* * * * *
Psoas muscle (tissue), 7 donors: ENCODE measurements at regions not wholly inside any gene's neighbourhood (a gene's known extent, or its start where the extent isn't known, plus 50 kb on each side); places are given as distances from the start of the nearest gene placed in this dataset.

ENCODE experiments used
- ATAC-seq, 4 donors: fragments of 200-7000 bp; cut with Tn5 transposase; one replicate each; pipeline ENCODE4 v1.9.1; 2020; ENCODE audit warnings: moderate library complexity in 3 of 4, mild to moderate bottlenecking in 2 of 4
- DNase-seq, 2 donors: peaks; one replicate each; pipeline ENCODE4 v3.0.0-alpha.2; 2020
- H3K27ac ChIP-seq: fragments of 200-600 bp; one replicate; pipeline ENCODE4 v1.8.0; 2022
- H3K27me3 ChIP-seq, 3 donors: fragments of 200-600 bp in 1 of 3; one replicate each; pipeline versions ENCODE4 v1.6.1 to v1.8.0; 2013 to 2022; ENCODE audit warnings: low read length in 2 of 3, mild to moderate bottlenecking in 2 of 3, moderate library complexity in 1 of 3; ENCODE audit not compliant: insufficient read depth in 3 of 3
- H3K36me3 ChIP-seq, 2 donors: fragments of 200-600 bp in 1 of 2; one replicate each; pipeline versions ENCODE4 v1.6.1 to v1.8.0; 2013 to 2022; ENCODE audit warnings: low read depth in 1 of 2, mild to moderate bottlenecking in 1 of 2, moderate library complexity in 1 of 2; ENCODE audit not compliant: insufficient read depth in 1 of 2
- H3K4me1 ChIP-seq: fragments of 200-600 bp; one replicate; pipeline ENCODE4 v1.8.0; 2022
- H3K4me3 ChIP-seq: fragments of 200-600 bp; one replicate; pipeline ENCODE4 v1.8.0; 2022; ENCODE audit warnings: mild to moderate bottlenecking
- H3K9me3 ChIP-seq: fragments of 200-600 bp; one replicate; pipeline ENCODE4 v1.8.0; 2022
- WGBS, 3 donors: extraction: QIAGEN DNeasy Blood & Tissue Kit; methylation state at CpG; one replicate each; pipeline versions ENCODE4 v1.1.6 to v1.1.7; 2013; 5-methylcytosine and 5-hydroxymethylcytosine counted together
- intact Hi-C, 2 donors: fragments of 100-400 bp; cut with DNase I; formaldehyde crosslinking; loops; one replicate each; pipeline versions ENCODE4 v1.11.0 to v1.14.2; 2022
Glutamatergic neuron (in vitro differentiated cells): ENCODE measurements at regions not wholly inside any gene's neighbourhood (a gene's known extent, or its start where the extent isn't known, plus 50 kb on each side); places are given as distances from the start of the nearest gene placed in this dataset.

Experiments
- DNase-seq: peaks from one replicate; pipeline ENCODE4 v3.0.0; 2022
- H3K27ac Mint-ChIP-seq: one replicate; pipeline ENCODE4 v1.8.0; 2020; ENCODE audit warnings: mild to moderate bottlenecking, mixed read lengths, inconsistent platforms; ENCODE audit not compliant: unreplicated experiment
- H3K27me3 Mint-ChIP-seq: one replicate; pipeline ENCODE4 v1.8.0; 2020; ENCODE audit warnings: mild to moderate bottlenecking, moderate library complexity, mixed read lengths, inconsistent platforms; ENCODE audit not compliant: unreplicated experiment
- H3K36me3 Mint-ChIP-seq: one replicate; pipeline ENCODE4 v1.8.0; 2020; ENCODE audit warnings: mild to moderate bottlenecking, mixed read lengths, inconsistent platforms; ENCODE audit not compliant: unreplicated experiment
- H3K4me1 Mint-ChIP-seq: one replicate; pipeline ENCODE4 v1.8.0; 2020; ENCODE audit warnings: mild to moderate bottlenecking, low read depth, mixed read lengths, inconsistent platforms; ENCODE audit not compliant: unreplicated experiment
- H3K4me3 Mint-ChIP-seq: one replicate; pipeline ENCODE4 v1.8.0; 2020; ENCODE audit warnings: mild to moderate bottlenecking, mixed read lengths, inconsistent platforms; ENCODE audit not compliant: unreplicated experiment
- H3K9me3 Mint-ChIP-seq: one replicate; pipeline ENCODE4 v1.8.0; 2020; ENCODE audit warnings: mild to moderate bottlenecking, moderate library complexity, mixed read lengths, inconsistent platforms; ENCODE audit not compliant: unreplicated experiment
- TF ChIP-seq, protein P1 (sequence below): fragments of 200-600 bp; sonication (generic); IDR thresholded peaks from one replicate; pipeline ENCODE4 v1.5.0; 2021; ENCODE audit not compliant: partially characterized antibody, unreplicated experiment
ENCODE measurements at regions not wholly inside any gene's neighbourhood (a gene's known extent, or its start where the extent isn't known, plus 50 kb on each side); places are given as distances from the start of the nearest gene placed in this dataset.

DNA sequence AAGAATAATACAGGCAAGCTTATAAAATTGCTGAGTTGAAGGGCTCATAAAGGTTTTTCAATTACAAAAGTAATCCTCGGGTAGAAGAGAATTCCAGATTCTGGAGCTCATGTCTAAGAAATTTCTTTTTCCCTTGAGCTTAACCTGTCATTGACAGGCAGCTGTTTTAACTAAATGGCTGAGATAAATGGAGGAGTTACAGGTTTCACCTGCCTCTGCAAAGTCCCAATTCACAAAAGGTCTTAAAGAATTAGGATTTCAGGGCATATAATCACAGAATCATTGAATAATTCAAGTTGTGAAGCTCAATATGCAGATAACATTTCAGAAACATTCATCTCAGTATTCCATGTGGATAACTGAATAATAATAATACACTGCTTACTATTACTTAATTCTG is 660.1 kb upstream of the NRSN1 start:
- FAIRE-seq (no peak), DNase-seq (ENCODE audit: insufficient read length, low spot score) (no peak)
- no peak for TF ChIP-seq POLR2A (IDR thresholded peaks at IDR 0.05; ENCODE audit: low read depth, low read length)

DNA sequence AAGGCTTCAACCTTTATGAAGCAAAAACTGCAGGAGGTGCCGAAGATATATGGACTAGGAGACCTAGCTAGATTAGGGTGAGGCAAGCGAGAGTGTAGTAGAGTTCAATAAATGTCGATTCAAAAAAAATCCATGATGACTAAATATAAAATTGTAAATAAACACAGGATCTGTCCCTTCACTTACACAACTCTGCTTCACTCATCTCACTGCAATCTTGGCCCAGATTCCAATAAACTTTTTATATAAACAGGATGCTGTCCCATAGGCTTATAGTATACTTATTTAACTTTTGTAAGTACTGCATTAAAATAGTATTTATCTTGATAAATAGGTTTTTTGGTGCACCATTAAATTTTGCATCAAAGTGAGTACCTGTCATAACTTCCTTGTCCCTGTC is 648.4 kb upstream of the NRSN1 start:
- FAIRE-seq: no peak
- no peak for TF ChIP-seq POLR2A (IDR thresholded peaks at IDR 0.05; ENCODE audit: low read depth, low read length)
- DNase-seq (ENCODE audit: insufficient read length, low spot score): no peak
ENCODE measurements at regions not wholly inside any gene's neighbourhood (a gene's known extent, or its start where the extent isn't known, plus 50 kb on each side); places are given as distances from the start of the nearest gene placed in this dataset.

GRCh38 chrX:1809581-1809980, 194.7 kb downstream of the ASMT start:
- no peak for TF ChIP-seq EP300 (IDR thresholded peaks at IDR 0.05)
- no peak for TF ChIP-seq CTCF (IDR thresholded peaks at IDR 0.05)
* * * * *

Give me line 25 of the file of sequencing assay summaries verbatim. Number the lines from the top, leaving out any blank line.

- FAIRE-seq (no peak), DNase-seq (ENCODE audit: insufficient read length, low spot score) (no peak)